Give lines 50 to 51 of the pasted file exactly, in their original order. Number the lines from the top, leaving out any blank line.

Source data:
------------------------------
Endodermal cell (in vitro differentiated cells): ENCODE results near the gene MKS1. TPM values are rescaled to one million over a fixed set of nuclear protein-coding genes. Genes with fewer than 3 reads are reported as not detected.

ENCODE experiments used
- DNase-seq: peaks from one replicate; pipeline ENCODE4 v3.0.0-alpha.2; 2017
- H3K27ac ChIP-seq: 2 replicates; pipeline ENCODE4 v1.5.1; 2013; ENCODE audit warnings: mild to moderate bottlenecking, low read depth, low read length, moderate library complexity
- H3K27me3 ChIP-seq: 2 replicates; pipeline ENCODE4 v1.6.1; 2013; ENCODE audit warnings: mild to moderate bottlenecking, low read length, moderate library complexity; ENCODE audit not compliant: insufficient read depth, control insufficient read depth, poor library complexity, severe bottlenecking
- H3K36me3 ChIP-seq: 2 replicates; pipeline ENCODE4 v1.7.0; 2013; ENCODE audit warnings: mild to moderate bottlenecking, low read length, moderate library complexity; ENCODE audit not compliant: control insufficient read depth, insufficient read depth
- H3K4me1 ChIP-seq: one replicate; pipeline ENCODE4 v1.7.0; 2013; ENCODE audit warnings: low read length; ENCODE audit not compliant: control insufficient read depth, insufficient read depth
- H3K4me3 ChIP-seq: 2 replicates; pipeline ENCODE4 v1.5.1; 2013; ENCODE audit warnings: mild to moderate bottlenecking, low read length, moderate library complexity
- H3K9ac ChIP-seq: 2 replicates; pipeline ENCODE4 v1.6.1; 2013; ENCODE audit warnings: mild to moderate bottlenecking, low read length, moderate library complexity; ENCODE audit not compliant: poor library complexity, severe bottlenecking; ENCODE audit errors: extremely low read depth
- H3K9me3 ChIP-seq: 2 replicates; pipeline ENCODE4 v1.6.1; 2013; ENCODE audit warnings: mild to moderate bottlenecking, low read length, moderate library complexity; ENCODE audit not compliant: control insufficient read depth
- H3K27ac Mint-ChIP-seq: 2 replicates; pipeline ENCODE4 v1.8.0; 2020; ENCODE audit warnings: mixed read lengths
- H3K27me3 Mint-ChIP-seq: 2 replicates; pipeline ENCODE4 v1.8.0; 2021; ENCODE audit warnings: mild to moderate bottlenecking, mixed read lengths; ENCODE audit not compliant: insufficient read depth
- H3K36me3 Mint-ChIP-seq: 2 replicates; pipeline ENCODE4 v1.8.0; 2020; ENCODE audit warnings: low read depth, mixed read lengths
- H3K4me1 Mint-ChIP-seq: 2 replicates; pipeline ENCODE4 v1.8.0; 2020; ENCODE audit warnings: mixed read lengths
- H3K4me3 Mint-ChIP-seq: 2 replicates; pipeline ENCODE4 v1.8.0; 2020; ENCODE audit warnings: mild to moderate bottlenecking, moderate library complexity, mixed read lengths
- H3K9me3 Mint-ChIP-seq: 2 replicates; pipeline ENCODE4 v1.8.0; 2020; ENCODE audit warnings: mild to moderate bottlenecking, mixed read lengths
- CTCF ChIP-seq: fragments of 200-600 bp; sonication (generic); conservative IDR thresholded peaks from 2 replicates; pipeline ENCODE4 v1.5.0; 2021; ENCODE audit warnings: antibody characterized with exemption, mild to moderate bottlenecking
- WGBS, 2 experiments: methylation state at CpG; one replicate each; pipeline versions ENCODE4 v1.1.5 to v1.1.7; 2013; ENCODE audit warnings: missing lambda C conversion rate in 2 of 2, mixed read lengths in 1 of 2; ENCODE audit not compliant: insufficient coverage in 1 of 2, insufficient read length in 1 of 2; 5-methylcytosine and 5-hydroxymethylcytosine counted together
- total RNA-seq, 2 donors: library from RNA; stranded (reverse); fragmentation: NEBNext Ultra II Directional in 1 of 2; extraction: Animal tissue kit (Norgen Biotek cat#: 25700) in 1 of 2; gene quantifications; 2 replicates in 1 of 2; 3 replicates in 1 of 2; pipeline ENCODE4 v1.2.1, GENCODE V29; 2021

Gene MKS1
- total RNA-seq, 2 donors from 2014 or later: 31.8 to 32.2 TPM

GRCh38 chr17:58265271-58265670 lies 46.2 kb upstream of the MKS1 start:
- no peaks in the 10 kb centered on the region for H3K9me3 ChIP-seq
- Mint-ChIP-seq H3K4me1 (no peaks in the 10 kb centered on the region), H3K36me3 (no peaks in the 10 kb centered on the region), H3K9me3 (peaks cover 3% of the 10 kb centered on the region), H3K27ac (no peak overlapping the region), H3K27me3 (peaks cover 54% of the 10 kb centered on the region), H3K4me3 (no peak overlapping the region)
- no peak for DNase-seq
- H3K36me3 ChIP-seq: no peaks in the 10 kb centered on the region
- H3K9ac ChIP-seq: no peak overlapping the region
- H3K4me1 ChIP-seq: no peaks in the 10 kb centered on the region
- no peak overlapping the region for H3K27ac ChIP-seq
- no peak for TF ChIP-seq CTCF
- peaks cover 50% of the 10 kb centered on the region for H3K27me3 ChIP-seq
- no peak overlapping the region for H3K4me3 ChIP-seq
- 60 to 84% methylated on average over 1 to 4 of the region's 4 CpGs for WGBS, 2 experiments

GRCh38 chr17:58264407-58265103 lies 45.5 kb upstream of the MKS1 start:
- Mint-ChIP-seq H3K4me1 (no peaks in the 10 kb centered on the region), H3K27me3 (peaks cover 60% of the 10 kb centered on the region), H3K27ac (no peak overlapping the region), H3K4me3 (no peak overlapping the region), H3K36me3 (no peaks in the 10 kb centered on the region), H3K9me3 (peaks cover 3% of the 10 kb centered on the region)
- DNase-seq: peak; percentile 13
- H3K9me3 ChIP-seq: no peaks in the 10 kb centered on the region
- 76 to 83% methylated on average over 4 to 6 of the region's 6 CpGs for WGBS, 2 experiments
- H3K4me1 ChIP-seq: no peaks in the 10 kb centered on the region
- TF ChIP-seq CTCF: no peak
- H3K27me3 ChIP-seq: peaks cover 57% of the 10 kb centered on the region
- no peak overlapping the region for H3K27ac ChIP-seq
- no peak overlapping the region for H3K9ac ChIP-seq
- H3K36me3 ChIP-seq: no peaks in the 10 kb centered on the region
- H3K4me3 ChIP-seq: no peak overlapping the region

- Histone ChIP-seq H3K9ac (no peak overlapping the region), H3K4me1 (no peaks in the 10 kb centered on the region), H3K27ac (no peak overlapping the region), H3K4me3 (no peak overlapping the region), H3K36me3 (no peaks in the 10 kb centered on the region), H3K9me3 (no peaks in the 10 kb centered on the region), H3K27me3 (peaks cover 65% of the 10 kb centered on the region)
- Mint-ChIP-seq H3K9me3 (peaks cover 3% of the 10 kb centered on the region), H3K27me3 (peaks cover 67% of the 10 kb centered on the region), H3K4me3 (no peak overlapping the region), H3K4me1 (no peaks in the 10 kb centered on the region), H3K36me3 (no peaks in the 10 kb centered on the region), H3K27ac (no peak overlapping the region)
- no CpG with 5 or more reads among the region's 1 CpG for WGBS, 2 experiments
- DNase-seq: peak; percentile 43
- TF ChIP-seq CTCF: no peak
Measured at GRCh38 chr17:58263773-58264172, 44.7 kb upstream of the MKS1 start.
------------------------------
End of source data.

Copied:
- TF ChIP-seq CTCF: no peak
Measured at GRCh38 chr17:58263773-58264172, 44.7 kb upstream of the MKS1 start.